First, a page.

I first published this as an article on neuro linguistic programming in the October 2010 issue of Ottawa Natural Magazine.
The room was filled with a charged atmosphere in anticipation of what was to come while people introduced themselves over morning coffee. What was this excited and eclectic group of people; coaches, and engineer, a retail manager, high school students and others gathering for? NLP training. What is NLP training you ask? It is an acronym for neuro-linguistic programming, a set of techniques allowing you to reprogram your mind and body. Or as Roger Ellerton, one of the trainers and author of the book Live Your Dreams: Let Reality Catch UP, says is it is a program for making a better life for yourself and others. Roger’s description certainly describes my personal experience well.
My conscious mind brought me to the course to learn new tools to help me in my life coaching business. While I did not realise at the time, I believe that it was my subconscious mind that drove me to take this training. It knew that I badly need life changes. The NLP training allowed me to connect with my subconscious which had reams to tell me once I became receptive.
Did NLP help make my life better? Absolutely! Early on in the program my wife and kids commented on my calmness and inventiveness. When one of my daughter’s friends remarked, “wow I wish my dad was so cool and calm and so much fun” I knew something was happening when you contrast this to only as short time before when family, friends and colleagues were constantly urging me to relax and start enjoying life. How did these changes occur so quickly and completely?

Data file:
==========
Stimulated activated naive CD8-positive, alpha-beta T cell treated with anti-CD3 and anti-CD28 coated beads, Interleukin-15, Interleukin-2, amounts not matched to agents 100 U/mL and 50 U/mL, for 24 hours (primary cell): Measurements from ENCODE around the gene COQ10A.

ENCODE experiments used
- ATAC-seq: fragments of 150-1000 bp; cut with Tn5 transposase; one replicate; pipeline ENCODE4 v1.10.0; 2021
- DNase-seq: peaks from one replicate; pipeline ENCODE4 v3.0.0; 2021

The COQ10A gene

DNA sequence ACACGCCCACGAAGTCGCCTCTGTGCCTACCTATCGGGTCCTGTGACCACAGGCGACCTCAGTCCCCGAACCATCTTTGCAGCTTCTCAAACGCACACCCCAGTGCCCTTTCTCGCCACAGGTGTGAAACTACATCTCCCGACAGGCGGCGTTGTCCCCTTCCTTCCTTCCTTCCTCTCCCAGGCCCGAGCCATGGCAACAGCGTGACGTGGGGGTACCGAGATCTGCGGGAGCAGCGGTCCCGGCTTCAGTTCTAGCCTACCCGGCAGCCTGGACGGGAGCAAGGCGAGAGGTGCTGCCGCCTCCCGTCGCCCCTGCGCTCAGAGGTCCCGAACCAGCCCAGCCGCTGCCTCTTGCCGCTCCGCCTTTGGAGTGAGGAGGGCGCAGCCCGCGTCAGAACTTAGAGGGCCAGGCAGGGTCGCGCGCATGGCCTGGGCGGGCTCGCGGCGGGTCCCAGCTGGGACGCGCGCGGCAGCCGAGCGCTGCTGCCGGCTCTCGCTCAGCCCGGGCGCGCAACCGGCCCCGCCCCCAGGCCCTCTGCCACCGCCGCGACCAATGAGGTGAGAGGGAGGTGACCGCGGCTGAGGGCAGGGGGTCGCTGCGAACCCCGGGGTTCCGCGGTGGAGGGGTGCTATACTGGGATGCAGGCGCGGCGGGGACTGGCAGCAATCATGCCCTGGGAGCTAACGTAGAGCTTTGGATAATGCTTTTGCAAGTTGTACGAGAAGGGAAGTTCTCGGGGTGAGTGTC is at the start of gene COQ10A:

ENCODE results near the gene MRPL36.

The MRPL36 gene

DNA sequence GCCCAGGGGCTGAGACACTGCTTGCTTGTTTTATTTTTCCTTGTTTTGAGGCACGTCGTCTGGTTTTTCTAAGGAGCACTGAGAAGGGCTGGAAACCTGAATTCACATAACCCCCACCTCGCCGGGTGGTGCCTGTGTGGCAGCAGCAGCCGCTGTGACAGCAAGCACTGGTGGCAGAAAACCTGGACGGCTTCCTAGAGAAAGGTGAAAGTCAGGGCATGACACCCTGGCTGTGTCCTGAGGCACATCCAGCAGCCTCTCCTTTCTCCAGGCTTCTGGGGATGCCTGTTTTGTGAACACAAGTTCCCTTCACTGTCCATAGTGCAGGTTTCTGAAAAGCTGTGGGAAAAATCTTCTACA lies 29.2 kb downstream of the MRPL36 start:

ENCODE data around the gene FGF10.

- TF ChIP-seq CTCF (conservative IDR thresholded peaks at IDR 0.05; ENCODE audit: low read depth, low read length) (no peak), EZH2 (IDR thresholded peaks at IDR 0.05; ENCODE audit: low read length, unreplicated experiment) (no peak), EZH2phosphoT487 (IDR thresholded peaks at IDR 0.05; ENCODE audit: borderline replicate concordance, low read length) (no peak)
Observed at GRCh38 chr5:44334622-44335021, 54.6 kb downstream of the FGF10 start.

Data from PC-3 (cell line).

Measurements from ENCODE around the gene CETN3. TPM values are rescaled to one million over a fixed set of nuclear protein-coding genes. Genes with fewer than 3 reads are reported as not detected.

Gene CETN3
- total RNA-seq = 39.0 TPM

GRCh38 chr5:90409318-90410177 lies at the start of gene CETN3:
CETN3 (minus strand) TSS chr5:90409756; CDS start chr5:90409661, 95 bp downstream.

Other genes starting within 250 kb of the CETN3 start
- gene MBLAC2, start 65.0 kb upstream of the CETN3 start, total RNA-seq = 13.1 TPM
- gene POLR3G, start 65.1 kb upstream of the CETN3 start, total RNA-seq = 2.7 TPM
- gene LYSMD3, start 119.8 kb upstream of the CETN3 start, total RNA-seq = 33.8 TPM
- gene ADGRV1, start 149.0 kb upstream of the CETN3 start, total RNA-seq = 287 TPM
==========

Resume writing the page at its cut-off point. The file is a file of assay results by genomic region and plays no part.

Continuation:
The primary difference between NLP and other forms of wellness development methods is that it is less focused on the past than it is on creating a present and a future that you desire. It is also based on the premise that people have arrived where they are on their journey by the choices that they made and that these choices where the best that could be made at that time. These concepts are very powerful when coupled with the principle that people have the resources within themselves to create the life of their dreams.
Over the years I had become overwhelmed by my work or just about anything I did. While usually performing competently and taking leadership in all I did, I just kept adding more and more to my responsibilities. I was running totally on an urgency mentality and nervous energy to get more done with no time to notice the present. No matter what I did I felt the need to do more. An apparent upward spiral was, in reality, a downward spiral. Does this sound familiar? Odds are that it does in our hectic world. NLP can help with these maladies while at the same time vastly improving our lives.